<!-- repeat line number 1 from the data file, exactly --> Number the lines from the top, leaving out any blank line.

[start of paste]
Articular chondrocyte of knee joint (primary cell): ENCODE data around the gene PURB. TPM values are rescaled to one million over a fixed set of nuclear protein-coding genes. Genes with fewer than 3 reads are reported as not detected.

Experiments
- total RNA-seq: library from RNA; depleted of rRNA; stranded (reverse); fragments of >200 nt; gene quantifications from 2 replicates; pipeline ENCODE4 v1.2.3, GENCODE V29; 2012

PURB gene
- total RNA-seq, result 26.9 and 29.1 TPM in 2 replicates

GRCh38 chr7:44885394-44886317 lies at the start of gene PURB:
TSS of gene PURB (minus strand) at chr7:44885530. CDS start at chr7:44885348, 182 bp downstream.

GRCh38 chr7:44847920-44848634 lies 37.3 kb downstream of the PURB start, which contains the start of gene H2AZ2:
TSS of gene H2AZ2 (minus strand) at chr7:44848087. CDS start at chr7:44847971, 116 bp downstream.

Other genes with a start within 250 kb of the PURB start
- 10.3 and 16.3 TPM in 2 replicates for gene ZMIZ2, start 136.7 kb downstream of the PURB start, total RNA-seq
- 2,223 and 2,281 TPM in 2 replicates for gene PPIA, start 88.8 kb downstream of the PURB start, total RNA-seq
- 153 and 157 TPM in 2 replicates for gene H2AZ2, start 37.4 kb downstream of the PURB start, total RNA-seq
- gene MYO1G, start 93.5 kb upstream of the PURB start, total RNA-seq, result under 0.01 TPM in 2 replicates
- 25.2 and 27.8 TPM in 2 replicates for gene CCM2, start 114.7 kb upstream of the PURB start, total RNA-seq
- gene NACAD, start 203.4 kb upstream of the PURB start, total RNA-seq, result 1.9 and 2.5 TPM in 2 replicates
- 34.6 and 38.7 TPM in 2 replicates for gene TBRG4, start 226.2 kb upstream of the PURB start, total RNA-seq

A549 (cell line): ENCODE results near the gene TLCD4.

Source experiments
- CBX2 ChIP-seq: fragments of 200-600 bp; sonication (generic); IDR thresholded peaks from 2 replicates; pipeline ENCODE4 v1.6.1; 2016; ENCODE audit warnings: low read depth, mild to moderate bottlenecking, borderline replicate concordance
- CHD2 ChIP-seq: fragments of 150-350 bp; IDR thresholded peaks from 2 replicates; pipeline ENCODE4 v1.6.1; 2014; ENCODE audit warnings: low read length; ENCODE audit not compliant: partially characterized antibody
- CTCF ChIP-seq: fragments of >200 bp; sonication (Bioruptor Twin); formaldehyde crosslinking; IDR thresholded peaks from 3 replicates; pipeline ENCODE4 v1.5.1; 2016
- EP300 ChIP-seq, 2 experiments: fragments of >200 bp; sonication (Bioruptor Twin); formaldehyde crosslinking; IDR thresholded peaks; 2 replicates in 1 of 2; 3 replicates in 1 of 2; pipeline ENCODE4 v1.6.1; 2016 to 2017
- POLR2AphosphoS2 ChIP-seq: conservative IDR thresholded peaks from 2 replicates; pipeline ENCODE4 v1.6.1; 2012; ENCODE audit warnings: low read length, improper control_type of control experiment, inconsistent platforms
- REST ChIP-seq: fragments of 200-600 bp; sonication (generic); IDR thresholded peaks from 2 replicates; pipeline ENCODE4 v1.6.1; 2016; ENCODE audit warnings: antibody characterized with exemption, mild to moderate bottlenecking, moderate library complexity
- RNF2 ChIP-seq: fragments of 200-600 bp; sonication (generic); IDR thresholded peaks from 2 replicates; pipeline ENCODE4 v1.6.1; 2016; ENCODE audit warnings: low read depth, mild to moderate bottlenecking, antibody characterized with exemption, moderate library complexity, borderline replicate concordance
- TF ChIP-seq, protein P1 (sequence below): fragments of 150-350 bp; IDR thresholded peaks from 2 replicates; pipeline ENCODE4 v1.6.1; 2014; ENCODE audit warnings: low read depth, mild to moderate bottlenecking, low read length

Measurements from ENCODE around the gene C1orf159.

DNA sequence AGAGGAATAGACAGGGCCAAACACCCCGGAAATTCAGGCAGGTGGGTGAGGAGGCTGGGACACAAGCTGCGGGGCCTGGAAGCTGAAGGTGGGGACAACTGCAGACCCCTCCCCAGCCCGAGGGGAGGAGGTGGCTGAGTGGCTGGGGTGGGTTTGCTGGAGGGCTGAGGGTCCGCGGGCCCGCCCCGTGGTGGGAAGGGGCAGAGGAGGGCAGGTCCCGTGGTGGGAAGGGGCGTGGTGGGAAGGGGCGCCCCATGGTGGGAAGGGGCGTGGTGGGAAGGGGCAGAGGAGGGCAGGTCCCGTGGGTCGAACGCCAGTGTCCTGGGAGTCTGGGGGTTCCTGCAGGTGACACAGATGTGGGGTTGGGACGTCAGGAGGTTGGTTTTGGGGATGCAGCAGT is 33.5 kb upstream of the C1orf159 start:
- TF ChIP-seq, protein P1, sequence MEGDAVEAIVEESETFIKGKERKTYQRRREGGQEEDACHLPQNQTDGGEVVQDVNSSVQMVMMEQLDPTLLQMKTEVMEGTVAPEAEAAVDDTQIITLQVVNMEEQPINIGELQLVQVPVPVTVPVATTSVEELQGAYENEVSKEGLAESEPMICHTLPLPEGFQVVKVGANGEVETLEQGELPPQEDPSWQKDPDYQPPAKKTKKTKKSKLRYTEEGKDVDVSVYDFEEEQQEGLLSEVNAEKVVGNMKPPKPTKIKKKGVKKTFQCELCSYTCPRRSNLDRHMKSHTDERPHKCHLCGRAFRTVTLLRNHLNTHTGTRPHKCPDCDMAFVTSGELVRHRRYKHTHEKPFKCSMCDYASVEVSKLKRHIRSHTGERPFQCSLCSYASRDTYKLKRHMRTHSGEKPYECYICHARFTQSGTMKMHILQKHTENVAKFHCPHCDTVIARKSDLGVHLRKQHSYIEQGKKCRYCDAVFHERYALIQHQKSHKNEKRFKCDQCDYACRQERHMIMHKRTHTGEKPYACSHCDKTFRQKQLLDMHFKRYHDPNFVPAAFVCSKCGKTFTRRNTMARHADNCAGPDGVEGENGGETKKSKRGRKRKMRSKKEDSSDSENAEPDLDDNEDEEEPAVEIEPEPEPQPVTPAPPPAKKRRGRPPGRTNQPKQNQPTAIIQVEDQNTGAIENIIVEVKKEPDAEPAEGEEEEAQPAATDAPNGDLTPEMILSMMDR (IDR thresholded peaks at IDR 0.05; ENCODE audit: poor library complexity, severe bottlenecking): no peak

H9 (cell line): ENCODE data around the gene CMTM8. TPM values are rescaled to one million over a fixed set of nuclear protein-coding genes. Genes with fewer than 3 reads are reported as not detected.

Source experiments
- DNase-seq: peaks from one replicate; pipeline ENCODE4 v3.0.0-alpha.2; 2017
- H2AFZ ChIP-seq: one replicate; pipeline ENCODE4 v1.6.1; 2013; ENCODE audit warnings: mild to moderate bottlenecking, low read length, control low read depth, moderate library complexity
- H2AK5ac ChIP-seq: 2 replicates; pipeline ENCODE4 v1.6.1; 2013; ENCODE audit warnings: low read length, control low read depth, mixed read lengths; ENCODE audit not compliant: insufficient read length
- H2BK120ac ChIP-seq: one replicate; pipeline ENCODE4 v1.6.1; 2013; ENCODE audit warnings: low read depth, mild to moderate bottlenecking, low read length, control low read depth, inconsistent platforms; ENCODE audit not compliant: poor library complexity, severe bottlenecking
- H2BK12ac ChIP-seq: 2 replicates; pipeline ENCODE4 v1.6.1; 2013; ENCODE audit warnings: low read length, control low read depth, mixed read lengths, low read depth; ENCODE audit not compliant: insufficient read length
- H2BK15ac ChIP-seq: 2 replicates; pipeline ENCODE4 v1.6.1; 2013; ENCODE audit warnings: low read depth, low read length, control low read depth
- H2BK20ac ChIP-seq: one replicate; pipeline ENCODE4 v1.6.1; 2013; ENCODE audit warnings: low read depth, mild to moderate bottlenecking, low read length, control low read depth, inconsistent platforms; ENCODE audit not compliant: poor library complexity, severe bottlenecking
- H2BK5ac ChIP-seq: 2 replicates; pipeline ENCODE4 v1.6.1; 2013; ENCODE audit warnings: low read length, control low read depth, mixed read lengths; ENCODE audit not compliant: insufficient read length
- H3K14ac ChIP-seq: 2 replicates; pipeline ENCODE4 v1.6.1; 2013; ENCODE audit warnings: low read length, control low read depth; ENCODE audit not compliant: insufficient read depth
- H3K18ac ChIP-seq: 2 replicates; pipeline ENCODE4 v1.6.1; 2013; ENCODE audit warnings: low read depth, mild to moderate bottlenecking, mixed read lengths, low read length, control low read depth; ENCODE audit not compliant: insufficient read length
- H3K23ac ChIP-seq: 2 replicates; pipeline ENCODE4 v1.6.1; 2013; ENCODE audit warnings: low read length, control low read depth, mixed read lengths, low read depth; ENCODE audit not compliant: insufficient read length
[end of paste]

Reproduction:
Articular chondrocyte of knee joint (primary cell): ENCODE data around the gene PURB. TPM values are rescaled to one million over a fixed set of nuclear protein-coding genes. Genes with fewer than 3 reads are reported as not detected.